The silly sketches, like the goofy name, came out of nowhere. There was the bookseller who insists his book-lined store has no books; the restaurant that serves mostly Spam to a chorus of Viking customers; the transvestite lumberjack; the pet-shop owner who passes off a dead parrot as "resting"; and a double-visioned explorer bent on climbing a twin-peaked mountain.
Vision wasn't a problem for the six young men in bowler hats and bras who called themselves Monty Python's Flying Circus—a nonsensical name that conveyed the group's anarchic spirit. When their television series made its debut in 1969, it signaled a new era for the BBC, which until then had generally aired shows with names that meant a great deal.
But the "Beeb" was merely a beachhead for Monty Python. The troupe went on to conquer America, where they inspired Saturday Night Live creator Lorne Michaels and a host of irreverent young comics. The Pythons also made several movies including one banned in parts of Britain (Monty Python's Life of Brian, a satire about Christ) and one feted in France (Monty Python's The Meaning of Life, which won the Special Jury Prize at Cannes). Over the years, they released record albums and books, including a new "autobiography" published last fall (St. Martin's Press).
Python-mania shows little sign of flagging. Fans today scoop up the 14-disc boxed DVD set (containing all 45 original shows) and play Python video games on CD-ROM. Thanks to reruns on MTV, a whole new generation of followers are singing "The Lumberjack Song" and perhaps learning to like Spam. Meanwhile, a Broadway version of the film Monty Python and the Holy Grail has been announced for next year, to be directed by Mike Nichols.
How to explain such devotion to a late-night BBC TV show whose last episode was filmed three decades ago? Ron Simon, a curator at New York's Museum of Television and Radio, compares Monty Python to another British phenomenon of the same era. "The Pythons revolutionized comedy in the same way the Beatles revolutionized music," he says. "Both groups were very adventurous, but there was always a sense of playfulness."
With one essential difference: the Pythons were college boys, which distinguished them not only from the Beatles but also from the long comic tradition of streetwise tummlers who rose up from vaudeville and nightclubs. John Cleese, Graham Chapman and Eric Idle attended Cambridge University, where they performed in revues with the Cambridge Footlights, a school institution. Terry Jones and Michael Palin were buddies at Oxford, where they also acted in school productions. Terry Gilliam, the sole American in the Python troupe, went to Occidental College in California. None entered school with a showbiz career in mind, but by the mid-1960s all were in London working at various jobs in television.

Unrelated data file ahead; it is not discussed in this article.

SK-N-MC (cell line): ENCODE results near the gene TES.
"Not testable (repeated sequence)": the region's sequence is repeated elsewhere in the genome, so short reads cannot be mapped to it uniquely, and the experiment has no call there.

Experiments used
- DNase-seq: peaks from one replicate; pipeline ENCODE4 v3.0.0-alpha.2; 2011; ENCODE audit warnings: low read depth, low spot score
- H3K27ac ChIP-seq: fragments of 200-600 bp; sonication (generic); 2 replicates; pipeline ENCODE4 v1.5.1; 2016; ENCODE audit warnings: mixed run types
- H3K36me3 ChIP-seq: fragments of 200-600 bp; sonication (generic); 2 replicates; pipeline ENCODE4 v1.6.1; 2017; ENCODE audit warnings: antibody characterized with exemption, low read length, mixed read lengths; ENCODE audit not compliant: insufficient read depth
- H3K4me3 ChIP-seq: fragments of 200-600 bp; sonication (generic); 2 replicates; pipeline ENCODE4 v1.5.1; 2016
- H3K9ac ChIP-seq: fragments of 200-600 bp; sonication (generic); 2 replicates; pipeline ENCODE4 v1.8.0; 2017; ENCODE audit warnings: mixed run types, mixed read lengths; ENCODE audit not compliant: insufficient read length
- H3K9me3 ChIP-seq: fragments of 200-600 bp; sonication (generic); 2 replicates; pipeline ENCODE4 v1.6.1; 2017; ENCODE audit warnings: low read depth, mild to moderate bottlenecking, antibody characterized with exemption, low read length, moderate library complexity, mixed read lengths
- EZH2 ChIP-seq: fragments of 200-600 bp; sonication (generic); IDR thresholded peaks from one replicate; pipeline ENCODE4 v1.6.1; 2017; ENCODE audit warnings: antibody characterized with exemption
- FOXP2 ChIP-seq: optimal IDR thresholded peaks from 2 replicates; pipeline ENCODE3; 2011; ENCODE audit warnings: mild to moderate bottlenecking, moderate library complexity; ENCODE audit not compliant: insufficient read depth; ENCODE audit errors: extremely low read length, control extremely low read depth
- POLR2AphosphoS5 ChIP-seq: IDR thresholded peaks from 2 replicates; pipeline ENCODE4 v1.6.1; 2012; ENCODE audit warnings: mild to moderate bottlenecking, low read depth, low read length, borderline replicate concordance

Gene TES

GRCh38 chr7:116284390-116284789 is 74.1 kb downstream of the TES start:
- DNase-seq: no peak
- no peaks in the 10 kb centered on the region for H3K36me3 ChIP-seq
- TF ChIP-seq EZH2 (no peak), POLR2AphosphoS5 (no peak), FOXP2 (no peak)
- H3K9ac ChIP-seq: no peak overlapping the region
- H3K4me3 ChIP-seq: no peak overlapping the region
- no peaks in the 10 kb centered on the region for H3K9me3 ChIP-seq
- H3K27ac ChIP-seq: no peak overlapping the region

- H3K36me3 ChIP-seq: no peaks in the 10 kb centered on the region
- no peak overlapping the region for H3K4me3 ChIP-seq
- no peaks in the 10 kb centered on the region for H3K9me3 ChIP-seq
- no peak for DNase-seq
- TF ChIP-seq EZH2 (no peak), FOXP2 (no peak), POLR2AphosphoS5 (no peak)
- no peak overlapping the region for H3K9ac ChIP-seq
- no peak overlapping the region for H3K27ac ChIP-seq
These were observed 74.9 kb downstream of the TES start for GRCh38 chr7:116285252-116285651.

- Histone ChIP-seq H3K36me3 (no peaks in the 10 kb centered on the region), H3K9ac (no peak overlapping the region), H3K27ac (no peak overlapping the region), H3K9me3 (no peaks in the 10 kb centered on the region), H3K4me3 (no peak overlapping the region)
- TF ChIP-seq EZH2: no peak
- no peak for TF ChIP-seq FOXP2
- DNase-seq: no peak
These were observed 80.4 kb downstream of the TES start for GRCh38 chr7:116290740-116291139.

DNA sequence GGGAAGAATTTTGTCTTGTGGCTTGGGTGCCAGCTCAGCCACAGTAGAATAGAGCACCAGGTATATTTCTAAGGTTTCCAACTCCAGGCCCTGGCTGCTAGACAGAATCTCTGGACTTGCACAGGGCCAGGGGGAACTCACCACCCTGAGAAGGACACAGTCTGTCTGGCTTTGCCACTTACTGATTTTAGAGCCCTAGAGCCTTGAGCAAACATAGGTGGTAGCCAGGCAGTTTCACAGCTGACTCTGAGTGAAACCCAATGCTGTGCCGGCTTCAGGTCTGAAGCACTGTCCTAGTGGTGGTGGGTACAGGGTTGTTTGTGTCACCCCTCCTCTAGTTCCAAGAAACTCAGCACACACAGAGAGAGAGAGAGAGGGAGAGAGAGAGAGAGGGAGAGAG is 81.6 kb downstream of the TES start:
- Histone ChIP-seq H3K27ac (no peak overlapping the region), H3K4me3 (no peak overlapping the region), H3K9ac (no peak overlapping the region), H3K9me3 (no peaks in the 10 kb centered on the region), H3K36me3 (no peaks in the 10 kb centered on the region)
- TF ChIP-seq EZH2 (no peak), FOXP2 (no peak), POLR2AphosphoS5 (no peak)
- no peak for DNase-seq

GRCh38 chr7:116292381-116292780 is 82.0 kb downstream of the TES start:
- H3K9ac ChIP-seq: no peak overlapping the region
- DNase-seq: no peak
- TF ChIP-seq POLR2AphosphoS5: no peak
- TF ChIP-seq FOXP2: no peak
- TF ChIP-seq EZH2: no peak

It was an exciting place to be, says TV historian Simon. "The BBC had always seen its mission as bringing culture to the masses, but the new generation wanted to use TV to create a new culture. You had TV writers like Dennis Potter, who was exploding all the rules of playwriting."
One of the bright lights at the BBC in those days was David Frost, who was producing a comedy sketch series called The Frost Report. Among the writers were Cleese (who also performed on the show), Chapman, Jones, Palin and Idle—the entire Python team except Gilliam. Working together got the future Pythons thinking about a show of their own—a notion supported by Barry Took, a comedy producer who championed the idea with BBC brass. Took also thought of hiring Gilliam to create animation links.
The concept didn't exactly fly off the shelf. "The BBC hierarchy basically hated the show and didn't want to do it," recalls Terry Jones, now the host of "Terry Jones' Medieval Lives" on the History Channel. "But the good thing about the BBC back then was you didn't have one person controlling all the programs. So it would do things that the producers wanted, even if it didn't like them."
The first show aired to little fanfare. "The BBC had recruited an audience of old-age pensioners," says Jones, "and they really didn't know what was going on." One sketch featured an Englishman attempting to teach conversational Italian to a class of Italian natives. Another related the story of a joke so funny that listeners literally die laughing. The routines had no clear beginning or end, although the entire half-hour was tied together by a strangely porcine theme; a pig would be shot at the end of one sketch, then reappear in a Gilliam animation sequence, and so on. "It was like a collage," says Simon. "They would put up different segments and see what happened when they collided with each other. It was very much a part of the art world, but it was a whole different way of doing TV."